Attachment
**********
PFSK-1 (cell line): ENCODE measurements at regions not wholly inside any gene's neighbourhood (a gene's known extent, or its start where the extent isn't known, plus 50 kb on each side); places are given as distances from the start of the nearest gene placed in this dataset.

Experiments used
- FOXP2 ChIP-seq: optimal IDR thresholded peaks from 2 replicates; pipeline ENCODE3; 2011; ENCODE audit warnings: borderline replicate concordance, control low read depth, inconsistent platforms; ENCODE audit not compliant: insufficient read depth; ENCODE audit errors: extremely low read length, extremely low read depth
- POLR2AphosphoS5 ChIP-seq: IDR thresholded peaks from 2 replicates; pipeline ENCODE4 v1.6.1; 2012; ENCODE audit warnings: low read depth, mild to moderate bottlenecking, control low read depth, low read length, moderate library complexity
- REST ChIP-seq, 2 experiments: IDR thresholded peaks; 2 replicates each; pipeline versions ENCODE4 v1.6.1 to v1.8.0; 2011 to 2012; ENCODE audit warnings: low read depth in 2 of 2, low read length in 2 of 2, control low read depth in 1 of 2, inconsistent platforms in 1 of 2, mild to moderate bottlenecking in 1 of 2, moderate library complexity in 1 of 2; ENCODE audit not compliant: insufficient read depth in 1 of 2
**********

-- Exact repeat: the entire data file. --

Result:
PFSK-1 (cell line): ENCODE measurements at regions not wholly inside any gene's neighbourhood (a gene's known extent, or its start where the extent isn't known, plus 50 kb on each side); places are given as distances from the start of the nearest gene placed in this dataset.

Experiments used
- FOXP2 ChIP-seq: optimal IDR thresholded peaks from 2 replicates; pipeline ENCODE3; 2011; ENCODE audit warnings: borderline replicate concordance, control low read depth, inconsistent platforms; ENCODE audit not compliant: insufficient read depth; ENCODE audit errors: extremely low read length, extremely low read depth
- POLR2AphosphoS5 ChIP-seq: IDR thresholded peaks from 2 replicates; pipeline ENCODE4 v1.6.1; 2012; ENCODE audit warnings: low read depth, mild to moderate bottlenecking, control low read depth, low read length, moderate library complexity
- REST ChIP-seq, 2 experiments: IDR thresholded peaks; 2 replicates each; pipeline versions ENCODE4 v1.6.1 to v1.8.0; 2011 to 2012; ENCODE audit warnings: low read depth in 2 of 2, low read length in 2 of 2, control low read depth in 1 of 2, inconsistent platforms in 1 of 2, mild to moderate bottlenecking in 1 of 2, moderate library complexity in 1 of 2; ENCODE audit not compliant: insufficient read depth in 1 of 2